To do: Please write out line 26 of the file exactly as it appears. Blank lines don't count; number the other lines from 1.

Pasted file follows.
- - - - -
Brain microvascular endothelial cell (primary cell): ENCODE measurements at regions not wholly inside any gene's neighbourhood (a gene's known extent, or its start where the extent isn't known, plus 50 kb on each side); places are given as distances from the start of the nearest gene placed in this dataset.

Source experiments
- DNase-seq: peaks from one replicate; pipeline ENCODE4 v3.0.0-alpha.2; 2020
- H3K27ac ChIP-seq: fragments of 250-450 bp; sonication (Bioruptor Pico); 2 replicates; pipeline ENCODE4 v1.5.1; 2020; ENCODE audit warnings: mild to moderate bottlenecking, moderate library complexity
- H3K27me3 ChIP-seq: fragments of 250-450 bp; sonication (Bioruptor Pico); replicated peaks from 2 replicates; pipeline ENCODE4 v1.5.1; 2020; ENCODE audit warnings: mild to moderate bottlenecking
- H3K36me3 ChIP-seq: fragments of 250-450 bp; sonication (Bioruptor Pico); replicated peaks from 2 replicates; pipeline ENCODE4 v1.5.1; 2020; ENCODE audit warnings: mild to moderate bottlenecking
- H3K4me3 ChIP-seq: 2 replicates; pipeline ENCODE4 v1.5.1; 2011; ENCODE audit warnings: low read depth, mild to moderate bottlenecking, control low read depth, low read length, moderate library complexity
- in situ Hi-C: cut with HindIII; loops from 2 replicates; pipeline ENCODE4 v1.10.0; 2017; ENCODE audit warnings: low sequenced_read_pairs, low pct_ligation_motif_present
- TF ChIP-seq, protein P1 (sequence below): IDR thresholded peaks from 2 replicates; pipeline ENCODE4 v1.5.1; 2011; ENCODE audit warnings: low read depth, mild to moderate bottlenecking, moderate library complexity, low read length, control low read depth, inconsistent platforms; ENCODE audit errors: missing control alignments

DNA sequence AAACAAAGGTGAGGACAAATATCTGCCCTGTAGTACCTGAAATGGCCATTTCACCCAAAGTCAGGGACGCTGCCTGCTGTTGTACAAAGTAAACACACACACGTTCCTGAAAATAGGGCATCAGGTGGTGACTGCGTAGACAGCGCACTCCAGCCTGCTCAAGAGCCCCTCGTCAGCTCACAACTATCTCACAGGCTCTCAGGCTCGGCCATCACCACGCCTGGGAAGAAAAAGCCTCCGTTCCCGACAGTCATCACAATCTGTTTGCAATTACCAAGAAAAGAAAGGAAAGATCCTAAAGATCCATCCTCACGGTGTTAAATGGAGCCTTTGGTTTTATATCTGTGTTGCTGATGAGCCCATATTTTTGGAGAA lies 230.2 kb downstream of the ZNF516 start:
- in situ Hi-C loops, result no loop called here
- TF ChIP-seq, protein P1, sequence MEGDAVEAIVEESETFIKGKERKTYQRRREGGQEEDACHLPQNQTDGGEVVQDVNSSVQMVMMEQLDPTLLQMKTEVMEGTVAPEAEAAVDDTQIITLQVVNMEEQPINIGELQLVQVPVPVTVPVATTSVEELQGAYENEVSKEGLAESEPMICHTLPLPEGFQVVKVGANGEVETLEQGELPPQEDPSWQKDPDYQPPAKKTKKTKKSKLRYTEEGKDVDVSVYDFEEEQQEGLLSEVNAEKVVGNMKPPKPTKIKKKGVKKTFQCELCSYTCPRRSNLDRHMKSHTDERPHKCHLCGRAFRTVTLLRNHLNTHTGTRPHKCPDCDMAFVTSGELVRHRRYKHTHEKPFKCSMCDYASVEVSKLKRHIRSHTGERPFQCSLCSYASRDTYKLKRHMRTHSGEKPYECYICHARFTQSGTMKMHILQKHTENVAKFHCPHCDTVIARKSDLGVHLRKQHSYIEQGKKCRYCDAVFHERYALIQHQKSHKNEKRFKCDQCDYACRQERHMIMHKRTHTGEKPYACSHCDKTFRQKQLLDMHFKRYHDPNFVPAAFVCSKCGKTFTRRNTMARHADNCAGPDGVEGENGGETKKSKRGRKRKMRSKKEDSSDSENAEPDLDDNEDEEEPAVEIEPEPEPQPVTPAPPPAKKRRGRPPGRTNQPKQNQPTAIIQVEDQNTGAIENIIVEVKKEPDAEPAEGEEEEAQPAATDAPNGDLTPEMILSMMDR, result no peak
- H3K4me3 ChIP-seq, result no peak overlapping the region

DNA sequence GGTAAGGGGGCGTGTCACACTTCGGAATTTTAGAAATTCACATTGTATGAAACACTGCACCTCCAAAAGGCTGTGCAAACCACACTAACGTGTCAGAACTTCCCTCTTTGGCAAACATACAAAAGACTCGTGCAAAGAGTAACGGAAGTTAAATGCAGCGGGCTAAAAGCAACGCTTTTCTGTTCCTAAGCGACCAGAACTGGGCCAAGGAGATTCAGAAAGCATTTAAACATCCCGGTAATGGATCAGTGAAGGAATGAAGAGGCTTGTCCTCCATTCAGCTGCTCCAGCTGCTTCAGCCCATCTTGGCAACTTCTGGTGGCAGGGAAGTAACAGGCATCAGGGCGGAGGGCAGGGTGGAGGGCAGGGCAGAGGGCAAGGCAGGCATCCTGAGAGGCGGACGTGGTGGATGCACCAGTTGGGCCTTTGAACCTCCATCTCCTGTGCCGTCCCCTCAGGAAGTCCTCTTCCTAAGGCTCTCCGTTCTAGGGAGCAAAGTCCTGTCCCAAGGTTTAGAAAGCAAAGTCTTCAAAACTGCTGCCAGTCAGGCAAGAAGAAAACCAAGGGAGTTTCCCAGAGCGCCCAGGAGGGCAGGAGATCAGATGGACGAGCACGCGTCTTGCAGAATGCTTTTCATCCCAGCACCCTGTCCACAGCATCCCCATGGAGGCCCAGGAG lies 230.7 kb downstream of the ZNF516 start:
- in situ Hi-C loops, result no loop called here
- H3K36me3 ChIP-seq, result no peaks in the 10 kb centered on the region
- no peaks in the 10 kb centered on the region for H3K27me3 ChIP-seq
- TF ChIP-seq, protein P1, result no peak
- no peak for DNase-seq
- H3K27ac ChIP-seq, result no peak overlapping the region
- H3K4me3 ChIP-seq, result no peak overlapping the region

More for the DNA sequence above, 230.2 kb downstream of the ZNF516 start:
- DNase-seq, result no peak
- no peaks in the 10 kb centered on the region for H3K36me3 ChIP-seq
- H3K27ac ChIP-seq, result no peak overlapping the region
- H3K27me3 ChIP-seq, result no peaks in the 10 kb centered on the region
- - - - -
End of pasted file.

- H3K27me3 ChIP-seq, result no peaks in the 10 kb centered on the region